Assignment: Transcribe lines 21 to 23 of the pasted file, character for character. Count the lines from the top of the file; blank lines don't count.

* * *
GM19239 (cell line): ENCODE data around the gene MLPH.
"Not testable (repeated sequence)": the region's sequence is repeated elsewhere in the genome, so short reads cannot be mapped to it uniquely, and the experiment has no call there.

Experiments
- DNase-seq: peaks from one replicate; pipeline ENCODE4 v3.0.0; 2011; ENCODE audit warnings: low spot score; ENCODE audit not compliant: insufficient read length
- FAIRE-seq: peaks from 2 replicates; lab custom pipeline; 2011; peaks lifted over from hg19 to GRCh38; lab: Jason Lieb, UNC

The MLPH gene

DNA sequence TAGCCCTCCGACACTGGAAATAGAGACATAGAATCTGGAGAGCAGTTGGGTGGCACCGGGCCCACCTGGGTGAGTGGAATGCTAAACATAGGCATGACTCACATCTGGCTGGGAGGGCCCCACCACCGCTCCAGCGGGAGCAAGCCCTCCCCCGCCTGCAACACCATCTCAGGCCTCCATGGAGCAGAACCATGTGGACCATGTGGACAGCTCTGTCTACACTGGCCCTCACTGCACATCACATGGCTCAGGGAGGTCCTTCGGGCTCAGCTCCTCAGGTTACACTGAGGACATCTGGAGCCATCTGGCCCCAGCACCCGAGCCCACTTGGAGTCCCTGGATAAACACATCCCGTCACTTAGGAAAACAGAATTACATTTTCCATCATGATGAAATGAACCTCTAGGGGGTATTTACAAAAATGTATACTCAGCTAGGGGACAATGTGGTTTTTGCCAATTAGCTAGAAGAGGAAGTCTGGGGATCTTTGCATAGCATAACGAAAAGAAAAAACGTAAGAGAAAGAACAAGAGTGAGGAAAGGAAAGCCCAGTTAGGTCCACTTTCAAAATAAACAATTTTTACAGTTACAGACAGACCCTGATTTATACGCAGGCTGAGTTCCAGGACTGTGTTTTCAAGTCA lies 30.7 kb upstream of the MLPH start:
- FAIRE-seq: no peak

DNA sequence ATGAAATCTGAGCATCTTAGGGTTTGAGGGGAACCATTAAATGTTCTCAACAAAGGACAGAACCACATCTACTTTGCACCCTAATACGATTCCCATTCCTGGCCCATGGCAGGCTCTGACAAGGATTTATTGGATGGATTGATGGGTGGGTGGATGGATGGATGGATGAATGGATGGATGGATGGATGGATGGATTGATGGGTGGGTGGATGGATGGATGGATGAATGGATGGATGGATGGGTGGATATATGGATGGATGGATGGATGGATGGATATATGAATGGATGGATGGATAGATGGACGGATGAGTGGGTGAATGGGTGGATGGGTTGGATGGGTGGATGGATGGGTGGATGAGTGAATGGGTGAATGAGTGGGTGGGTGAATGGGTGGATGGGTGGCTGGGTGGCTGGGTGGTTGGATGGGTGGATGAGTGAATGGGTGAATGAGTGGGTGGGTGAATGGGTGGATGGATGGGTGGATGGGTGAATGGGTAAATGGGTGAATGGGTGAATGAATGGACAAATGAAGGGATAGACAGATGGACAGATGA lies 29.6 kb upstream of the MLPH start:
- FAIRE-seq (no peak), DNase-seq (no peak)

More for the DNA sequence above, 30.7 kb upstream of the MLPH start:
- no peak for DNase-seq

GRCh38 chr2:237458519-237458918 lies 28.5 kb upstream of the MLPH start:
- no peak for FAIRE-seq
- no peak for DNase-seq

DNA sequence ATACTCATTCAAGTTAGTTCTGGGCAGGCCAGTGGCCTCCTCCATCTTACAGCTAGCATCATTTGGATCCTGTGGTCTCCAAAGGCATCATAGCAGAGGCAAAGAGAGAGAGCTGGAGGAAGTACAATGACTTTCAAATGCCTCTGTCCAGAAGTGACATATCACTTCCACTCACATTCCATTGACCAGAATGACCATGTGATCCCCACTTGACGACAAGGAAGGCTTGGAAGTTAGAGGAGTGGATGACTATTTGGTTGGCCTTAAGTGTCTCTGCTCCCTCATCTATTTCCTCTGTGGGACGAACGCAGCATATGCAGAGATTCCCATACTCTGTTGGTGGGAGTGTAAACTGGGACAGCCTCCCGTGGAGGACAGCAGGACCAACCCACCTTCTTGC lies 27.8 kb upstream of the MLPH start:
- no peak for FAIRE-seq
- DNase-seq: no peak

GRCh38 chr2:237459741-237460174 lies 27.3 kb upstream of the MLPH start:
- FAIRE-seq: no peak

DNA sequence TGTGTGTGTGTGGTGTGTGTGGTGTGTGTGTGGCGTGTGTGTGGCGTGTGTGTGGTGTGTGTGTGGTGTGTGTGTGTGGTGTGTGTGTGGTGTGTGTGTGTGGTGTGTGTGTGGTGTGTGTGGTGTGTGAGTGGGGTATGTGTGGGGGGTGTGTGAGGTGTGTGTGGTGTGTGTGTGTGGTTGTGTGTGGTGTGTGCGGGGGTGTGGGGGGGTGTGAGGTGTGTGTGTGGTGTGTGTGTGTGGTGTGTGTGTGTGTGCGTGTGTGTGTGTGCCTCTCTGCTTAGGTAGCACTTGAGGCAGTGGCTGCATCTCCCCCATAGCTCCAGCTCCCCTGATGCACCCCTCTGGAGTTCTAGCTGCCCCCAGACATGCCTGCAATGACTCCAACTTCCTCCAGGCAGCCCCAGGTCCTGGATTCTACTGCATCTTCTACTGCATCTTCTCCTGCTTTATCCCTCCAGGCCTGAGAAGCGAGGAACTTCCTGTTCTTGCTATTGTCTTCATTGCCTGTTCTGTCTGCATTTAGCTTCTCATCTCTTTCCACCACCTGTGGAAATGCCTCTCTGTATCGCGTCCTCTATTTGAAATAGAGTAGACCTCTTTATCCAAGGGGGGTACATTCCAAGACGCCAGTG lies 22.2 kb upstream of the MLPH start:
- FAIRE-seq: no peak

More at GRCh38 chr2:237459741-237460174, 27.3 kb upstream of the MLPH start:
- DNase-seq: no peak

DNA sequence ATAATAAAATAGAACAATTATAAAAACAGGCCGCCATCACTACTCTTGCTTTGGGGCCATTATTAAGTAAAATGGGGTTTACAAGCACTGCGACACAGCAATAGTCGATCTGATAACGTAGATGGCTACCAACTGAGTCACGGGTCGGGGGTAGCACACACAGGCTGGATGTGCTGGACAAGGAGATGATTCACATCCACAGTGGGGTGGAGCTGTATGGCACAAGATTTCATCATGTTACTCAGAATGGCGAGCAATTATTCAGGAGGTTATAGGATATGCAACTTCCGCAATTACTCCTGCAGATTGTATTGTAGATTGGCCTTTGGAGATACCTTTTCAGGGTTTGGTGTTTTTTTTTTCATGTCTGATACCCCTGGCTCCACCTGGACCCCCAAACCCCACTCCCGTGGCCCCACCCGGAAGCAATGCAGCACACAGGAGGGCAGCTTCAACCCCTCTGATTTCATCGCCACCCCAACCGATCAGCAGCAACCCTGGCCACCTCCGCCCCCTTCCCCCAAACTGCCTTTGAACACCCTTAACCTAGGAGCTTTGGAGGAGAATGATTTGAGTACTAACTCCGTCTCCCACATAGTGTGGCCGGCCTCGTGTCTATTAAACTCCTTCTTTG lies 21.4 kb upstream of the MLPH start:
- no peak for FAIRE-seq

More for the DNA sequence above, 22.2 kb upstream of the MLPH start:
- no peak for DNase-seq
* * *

DNA sequence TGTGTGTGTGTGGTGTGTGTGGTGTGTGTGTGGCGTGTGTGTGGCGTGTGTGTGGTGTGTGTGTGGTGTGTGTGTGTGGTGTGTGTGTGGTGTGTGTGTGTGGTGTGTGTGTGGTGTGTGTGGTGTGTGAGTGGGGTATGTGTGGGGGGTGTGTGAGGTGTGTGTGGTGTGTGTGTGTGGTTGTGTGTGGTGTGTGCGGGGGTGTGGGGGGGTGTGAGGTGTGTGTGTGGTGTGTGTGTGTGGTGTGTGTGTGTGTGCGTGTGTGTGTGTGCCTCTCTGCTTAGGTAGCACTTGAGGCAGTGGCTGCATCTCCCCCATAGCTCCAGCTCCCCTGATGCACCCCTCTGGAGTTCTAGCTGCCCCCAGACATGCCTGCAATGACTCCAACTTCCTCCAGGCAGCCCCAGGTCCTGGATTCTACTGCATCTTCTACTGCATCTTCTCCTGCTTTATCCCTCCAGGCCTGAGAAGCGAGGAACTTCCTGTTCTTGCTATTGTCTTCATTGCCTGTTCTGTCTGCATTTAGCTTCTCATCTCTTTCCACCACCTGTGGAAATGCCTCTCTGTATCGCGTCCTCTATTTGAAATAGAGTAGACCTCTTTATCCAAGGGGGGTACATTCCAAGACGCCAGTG lies 22.2 kb upstream of the MLPH start:
- FAIRE-seq: no peak

More at GRCh38 chr2:237459741-237460174, 27.3 kb upstream of the MLPH start: